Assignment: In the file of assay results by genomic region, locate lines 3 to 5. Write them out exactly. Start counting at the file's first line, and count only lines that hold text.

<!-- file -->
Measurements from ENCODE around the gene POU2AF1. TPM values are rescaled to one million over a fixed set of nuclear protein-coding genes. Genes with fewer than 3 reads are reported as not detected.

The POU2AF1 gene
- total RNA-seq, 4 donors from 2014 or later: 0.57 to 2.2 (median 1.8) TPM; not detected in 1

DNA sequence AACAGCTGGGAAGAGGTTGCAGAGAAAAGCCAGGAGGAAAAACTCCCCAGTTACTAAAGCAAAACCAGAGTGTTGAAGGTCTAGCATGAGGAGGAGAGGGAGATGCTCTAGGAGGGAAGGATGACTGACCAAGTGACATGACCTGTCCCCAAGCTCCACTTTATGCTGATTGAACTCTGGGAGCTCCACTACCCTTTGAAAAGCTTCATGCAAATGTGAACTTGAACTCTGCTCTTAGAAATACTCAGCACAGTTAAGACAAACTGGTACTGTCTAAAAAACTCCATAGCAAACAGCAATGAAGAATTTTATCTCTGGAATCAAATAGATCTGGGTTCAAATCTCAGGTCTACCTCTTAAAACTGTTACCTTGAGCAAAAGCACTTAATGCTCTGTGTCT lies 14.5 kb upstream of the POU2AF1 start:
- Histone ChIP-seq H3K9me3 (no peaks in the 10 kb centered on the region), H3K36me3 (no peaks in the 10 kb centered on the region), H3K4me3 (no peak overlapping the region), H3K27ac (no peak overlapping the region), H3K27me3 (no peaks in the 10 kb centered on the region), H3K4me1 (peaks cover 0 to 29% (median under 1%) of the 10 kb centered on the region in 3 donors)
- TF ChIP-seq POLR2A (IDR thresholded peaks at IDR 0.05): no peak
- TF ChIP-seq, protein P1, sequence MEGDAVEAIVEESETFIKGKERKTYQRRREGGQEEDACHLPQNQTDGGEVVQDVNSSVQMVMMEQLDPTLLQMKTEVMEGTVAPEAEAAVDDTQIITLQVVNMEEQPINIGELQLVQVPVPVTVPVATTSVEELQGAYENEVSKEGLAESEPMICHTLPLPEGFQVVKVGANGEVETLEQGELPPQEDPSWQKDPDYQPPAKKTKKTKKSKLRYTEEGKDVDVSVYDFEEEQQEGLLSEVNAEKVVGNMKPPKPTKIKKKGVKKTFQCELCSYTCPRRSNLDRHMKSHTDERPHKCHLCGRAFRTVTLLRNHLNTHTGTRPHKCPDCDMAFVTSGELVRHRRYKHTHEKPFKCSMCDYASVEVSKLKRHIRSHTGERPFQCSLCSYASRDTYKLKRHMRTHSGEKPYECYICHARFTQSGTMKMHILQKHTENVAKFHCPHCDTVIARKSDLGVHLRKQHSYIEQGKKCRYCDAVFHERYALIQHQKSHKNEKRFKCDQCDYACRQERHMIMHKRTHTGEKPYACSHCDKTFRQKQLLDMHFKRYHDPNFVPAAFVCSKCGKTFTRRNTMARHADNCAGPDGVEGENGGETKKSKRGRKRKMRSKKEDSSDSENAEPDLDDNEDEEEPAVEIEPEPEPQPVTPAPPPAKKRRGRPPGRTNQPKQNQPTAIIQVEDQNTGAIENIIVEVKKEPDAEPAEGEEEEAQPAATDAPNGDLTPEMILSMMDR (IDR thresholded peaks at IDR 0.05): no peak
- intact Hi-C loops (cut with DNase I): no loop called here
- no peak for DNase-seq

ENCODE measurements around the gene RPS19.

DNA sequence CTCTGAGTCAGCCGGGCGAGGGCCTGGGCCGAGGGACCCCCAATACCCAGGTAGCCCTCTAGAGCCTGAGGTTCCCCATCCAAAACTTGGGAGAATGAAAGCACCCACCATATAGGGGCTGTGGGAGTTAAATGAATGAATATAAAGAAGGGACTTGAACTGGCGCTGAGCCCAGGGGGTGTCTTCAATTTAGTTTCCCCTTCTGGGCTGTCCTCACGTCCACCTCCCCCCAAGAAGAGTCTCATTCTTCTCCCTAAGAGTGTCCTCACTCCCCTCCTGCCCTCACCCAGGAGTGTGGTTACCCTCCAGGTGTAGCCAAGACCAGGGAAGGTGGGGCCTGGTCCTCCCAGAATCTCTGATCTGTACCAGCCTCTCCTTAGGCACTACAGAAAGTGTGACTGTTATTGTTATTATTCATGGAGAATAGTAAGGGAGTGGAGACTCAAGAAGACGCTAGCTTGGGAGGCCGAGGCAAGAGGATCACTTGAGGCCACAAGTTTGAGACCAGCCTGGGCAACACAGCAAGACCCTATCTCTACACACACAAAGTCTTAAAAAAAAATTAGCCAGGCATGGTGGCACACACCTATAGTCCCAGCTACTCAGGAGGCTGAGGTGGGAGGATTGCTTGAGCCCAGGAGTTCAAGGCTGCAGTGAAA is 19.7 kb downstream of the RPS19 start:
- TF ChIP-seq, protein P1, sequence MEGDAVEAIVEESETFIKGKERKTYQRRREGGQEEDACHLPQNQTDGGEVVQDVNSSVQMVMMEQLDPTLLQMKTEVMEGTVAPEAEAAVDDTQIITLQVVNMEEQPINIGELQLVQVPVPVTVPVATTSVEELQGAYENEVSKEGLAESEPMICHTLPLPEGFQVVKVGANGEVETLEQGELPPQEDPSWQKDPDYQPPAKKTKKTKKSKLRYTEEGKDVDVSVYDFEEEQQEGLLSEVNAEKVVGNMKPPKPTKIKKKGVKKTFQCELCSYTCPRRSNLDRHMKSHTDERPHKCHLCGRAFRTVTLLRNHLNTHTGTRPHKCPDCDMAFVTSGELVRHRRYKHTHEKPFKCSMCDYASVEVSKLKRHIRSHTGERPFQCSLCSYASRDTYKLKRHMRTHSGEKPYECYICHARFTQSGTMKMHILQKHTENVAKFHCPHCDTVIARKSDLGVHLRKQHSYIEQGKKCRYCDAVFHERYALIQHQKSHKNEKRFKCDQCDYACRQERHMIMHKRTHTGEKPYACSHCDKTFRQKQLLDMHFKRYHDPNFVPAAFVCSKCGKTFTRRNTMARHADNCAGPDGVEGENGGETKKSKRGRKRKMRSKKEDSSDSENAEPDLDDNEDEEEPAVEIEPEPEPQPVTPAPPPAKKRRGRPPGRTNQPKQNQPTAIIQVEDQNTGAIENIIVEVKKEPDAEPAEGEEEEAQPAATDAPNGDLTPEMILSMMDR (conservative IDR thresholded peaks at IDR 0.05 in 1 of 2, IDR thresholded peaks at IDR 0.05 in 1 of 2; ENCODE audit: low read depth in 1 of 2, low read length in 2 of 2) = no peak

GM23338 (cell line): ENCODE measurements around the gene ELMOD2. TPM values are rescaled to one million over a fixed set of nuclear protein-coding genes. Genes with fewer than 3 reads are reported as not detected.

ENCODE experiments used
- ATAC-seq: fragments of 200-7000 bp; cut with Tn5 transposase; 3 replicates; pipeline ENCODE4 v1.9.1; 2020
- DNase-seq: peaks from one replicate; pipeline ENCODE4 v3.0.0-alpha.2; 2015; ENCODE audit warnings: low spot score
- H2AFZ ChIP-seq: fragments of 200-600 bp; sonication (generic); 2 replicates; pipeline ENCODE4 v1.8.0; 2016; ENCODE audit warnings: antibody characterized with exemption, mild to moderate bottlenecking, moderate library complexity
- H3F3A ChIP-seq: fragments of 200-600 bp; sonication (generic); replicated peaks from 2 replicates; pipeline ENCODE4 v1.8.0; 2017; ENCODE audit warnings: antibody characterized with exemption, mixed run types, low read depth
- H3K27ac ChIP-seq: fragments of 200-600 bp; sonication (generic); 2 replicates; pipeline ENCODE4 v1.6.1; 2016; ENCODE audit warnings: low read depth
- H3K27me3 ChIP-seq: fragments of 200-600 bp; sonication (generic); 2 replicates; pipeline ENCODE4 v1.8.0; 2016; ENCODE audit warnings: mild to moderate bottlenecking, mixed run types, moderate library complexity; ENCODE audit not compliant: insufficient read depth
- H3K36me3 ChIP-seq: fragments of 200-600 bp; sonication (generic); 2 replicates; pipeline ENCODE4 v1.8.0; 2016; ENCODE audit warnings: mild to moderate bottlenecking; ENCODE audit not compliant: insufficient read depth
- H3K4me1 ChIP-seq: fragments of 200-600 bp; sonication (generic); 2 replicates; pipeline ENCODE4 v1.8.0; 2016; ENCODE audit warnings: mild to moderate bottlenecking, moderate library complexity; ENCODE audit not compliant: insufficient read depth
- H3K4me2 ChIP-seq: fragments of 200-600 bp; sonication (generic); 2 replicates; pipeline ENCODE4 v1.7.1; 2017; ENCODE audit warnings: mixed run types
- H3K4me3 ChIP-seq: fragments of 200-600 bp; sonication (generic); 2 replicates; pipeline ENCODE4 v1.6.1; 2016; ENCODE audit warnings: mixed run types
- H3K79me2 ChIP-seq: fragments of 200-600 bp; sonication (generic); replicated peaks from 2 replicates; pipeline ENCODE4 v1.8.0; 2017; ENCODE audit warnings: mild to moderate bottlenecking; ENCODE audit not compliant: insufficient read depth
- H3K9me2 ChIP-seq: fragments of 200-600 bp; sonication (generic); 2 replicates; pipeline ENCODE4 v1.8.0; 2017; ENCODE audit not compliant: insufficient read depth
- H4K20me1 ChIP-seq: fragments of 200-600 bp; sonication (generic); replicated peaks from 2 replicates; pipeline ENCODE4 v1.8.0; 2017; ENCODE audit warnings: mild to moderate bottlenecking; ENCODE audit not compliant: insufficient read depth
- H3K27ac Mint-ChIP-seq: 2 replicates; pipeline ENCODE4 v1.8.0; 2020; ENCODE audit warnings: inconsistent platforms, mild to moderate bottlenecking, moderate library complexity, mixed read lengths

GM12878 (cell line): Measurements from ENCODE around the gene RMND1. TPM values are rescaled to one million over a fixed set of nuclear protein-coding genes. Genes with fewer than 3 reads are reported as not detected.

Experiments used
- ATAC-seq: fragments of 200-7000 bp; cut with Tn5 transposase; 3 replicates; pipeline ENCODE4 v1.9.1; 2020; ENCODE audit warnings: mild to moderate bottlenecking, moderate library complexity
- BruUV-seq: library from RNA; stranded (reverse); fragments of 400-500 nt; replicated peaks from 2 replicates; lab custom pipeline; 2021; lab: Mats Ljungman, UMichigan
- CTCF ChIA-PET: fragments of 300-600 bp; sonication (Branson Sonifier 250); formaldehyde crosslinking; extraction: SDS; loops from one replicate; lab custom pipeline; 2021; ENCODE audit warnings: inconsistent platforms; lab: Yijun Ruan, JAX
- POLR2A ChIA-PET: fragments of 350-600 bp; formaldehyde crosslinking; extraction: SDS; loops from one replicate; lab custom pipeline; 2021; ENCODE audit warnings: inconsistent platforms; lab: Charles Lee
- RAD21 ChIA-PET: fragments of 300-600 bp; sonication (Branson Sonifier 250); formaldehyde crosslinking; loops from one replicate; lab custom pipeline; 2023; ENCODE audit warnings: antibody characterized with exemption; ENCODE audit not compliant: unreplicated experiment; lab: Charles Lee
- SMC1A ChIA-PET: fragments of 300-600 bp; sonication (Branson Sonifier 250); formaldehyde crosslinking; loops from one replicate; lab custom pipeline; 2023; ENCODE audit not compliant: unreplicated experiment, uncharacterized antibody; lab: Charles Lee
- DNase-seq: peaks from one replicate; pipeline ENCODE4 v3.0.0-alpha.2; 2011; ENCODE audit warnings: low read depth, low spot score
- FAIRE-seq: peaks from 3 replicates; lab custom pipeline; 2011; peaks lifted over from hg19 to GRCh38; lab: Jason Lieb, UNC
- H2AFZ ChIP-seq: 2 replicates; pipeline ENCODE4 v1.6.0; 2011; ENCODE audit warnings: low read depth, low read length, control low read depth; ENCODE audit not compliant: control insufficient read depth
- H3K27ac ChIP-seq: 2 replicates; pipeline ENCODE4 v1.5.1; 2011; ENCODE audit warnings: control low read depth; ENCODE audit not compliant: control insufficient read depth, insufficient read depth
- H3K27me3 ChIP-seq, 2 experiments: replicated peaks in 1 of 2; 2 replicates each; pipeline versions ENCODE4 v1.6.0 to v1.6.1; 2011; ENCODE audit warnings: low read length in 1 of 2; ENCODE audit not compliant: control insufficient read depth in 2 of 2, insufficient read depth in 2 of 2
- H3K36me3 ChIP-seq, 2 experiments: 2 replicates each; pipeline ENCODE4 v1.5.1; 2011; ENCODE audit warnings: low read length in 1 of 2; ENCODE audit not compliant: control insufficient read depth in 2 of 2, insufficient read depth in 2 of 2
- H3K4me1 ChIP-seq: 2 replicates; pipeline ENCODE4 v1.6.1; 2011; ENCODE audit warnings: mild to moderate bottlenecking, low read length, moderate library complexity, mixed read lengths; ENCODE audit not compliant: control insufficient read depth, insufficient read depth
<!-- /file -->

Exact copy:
- total RNA-seq, 4 donors from 2014 or later: 0.57 to 2.2 (median 1.8) TPM; not detected in 1

DNA sequence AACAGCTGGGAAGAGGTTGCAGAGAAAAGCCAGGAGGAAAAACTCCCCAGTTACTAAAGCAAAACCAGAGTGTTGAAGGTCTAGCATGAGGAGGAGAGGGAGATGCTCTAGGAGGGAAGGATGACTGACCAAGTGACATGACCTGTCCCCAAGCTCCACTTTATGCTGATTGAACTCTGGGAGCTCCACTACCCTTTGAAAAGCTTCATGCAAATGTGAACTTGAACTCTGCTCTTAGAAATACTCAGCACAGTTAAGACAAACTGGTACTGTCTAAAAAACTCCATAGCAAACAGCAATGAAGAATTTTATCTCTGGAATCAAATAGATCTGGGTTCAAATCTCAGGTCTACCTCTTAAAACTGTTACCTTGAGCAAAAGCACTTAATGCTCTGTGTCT lies 14.5 kb upstream of the POU2AF1 start:
- Histone ChIP-seq H3K9me3 (no peaks in the 10 kb centered on the region), H3K36me3 (no peaks in the 10 kb centered on the region), H3K4me3 (no peak overlapping the region), H3K27ac (no peak overlapping the region), H3K27me3 (no peaks in the 10 kb centered on the region), H3K4me1 (peaks cover 0 to 29% (median under 1%) of the 10 kb centered on the region in 3 donors)